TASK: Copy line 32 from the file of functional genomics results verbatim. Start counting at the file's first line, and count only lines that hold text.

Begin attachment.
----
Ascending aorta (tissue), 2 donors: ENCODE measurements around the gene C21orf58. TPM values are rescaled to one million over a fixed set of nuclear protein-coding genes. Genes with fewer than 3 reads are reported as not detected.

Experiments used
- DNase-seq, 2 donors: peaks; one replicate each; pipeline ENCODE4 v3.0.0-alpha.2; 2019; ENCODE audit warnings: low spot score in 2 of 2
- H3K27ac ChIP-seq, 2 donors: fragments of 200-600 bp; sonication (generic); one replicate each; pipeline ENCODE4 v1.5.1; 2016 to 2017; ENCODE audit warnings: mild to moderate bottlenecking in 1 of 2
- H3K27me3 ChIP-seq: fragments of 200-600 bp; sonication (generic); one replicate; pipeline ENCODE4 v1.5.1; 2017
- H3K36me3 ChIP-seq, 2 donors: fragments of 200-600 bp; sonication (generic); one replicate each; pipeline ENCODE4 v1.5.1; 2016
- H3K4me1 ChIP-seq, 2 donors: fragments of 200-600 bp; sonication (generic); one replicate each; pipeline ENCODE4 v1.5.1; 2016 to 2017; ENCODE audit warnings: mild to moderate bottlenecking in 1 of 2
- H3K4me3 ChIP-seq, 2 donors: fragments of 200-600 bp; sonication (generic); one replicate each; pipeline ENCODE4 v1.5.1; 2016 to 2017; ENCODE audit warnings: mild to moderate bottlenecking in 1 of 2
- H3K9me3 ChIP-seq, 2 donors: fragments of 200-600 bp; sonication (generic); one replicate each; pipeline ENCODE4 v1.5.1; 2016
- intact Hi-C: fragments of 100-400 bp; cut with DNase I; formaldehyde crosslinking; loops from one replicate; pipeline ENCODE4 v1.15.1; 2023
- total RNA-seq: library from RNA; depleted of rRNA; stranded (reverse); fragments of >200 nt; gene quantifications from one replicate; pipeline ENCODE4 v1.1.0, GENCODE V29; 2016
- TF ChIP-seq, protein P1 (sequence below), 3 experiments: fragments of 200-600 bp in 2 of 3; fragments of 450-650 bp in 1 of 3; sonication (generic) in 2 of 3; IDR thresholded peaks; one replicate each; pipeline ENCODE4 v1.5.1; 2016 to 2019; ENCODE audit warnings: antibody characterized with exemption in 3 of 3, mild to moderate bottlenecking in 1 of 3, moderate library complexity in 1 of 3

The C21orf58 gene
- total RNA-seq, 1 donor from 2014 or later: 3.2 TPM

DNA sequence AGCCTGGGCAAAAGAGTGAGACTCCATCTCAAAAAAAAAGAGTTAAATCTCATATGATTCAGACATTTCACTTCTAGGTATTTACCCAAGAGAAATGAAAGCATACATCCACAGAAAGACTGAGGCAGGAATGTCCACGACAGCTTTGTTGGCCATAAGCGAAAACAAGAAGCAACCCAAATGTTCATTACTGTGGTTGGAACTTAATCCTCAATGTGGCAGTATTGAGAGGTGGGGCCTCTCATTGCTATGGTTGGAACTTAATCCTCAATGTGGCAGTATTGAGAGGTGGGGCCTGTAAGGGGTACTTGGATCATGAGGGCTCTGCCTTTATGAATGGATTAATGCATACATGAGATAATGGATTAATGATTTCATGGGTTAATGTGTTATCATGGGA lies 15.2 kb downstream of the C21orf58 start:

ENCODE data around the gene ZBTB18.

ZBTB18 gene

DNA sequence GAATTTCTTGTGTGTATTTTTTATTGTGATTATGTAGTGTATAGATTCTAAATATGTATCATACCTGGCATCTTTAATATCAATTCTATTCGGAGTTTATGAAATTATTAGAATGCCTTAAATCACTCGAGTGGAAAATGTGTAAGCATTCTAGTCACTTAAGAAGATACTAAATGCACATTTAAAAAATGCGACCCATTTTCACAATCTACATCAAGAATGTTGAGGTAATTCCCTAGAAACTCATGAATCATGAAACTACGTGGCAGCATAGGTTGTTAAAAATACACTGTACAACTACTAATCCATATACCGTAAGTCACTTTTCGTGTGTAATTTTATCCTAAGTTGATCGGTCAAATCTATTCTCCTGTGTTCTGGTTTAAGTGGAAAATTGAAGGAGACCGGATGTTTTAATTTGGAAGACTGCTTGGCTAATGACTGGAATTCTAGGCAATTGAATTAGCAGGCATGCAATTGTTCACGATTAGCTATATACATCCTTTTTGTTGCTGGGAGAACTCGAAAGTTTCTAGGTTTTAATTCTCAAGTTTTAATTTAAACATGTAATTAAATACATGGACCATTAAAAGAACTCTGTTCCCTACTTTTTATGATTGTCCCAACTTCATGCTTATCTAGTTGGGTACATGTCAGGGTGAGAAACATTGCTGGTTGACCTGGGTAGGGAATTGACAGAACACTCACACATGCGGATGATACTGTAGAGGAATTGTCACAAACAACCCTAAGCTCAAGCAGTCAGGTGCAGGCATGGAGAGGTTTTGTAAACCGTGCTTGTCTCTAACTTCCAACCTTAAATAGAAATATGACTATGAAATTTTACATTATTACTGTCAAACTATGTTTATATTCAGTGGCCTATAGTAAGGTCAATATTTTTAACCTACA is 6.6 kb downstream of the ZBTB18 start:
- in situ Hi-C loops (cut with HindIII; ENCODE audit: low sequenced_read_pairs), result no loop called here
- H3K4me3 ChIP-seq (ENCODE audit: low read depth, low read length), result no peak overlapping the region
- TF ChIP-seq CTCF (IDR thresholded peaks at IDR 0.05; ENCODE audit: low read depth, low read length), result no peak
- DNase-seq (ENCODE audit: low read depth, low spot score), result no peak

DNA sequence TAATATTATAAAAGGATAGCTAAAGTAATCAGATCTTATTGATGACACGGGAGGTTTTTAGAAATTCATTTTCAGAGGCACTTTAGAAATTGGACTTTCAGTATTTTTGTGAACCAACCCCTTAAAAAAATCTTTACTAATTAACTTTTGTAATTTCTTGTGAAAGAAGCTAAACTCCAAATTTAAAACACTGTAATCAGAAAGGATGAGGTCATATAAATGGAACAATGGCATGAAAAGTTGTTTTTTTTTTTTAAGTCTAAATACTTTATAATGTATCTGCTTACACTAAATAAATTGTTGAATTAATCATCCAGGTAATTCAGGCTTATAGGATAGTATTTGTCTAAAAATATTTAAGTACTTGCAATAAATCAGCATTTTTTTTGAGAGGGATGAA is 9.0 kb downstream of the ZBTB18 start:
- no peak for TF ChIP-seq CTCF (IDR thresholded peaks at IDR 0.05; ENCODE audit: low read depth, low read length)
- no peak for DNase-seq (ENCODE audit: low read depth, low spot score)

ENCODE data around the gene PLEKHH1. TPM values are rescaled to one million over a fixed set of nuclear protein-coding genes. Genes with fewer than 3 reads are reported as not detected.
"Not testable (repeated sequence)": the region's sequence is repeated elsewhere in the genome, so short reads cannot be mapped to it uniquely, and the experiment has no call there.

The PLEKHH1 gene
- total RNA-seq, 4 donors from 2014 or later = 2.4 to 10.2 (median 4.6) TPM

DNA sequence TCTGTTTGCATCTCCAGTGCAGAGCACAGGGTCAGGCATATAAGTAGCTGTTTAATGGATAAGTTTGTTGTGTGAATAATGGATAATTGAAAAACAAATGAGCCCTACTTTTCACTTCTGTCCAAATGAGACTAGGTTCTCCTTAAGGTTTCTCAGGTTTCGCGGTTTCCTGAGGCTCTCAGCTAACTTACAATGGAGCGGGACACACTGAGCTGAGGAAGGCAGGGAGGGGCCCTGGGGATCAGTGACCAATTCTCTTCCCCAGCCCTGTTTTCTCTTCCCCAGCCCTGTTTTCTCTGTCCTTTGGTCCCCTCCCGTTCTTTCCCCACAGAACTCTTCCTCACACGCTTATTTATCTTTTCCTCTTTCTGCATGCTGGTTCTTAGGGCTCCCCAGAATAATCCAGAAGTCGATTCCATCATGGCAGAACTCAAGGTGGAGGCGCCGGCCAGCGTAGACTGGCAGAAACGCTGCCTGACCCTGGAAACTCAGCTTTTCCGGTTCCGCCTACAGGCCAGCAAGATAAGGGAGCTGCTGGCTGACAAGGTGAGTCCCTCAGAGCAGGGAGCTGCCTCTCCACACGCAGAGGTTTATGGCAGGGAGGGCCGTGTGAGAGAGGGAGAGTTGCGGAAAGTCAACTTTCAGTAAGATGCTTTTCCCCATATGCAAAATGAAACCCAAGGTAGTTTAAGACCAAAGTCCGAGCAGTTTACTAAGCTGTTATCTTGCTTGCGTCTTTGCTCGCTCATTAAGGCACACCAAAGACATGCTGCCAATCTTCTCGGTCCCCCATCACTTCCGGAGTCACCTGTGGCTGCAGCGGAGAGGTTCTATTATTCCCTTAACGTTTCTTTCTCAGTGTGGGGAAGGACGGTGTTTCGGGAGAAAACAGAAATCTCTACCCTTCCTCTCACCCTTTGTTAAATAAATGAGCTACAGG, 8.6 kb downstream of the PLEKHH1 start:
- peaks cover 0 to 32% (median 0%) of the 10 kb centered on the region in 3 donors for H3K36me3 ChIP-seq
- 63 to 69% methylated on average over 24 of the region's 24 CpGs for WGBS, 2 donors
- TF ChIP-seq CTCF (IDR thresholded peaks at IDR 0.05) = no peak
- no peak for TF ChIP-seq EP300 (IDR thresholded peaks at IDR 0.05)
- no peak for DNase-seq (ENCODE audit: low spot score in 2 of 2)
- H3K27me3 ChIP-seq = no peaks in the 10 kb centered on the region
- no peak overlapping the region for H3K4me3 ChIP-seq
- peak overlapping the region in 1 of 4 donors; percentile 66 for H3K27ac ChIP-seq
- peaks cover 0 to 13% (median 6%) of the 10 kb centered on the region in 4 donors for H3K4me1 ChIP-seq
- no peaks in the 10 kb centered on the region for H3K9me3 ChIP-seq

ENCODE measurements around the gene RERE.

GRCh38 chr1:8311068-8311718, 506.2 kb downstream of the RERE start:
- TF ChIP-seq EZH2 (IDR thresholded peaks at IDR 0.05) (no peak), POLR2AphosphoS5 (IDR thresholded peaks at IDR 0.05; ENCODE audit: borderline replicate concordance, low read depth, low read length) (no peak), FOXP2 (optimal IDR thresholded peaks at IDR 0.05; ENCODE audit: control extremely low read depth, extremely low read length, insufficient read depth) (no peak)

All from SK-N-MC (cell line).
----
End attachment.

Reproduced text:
- 63 to 69% methylated on average over 24 of the region's 24 CpGs for WGBS, 2 donors